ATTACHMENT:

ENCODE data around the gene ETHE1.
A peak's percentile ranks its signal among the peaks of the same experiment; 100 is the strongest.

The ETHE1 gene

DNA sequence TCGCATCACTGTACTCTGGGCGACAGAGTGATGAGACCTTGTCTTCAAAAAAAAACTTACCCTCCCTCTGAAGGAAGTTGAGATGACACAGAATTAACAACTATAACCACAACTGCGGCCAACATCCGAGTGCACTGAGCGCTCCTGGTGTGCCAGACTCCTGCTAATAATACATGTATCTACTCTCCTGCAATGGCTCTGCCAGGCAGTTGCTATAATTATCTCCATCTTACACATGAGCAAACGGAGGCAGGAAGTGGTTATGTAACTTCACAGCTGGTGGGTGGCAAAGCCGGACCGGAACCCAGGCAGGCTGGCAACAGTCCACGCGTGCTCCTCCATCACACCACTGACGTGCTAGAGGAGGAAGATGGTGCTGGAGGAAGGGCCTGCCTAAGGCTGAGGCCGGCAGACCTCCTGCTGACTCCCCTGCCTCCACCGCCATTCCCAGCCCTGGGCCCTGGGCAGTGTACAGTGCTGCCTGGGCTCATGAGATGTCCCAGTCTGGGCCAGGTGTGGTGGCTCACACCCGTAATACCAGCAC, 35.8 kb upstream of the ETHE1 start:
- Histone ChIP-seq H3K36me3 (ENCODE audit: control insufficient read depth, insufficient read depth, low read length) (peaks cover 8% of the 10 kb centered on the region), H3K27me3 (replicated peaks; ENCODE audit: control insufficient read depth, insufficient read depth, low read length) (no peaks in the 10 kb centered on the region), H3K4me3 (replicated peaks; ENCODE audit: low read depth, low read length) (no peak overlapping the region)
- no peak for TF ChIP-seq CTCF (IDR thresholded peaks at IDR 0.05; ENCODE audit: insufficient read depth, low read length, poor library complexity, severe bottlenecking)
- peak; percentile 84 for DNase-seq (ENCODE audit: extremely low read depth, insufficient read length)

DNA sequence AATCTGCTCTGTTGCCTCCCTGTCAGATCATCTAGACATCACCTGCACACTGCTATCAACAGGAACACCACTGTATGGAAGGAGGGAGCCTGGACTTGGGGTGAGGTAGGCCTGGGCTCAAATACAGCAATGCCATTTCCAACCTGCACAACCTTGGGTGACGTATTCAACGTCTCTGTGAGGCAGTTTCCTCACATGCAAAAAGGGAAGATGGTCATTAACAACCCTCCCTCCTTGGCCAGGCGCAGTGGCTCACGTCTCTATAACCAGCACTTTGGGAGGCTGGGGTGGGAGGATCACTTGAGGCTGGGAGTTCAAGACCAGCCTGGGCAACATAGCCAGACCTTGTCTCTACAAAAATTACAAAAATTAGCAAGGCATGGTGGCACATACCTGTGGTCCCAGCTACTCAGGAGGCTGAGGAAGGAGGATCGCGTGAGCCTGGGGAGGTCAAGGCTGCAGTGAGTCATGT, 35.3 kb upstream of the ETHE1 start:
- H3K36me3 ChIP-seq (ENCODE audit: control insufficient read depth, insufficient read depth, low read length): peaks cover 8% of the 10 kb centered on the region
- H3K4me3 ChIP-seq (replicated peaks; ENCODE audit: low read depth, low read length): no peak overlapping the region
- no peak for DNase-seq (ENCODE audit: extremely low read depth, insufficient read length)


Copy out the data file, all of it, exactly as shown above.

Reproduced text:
ENCODE data around the gene ETHE1.
A peak's percentile ranks its signal among the peaks of the same experiment; 100 is the strongest.

The ETHE1 gene

DNA sequence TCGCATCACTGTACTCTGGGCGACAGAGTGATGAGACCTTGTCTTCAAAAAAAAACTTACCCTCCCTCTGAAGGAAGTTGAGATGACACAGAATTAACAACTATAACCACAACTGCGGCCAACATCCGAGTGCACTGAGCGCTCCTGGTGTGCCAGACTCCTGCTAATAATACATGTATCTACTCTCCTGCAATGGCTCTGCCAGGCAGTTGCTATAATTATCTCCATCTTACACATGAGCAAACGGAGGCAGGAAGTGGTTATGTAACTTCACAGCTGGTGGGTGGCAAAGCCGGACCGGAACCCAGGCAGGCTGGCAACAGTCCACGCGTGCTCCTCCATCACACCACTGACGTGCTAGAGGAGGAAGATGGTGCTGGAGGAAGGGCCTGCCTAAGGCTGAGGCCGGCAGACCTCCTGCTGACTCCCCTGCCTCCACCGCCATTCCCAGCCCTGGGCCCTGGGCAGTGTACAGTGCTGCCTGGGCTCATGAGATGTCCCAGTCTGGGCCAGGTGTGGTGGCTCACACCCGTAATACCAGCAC, 35.8 kb upstream of the ETHE1 start:
- Histone ChIP-seq H3K36me3 (ENCODE audit: control insufficient read depth, insufficient read depth, low read length) (peaks cover 8% of the 10 kb centered on the region), H3K27me3 (replicated peaks; ENCODE audit: control insufficient read depth, insufficient read depth, low read length) (no peaks in the 10 kb centered on the region), H3K4me3 (replicated peaks; ENCODE audit: low read depth, low read length) (no peak overlapping the region)
- no peak for TF ChIP-seq CTCF (IDR thresholded peaks at IDR 0.05; ENCODE audit: insufficient read depth, low read length, poor library complexity, severe bottlenecking)
- peak; percentile 84 for DNase-seq (ENCODE audit: extremely low read depth, insufficient read length)

DNA sequence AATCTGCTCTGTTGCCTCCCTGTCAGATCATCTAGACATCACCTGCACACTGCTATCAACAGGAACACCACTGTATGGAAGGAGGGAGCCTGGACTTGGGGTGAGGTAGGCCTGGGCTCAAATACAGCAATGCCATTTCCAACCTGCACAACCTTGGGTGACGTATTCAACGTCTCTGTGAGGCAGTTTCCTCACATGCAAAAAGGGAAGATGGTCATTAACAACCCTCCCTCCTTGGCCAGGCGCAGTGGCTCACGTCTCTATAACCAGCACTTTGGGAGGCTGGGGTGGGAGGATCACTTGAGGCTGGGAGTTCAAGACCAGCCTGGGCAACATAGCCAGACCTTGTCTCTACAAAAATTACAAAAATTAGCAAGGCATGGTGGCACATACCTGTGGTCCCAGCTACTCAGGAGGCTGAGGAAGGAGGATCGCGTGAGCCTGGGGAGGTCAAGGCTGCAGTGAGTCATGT, 35.3 kb upstream of the ETHE1 start:
- H3K36me3 ChIP-seq (ENCODE audit: control insufficient read depth, insufficient read depth, low read length): peaks cover 8% of the 10 kb centered on the region
- H3K4me3 ChIP-seq (replicated peaks; ENCODE audit: low read depth, low read length): no peak overlapping the region
- no peak for DNase-seq (ENCODE audit: extremely low read depth, insufficient read length)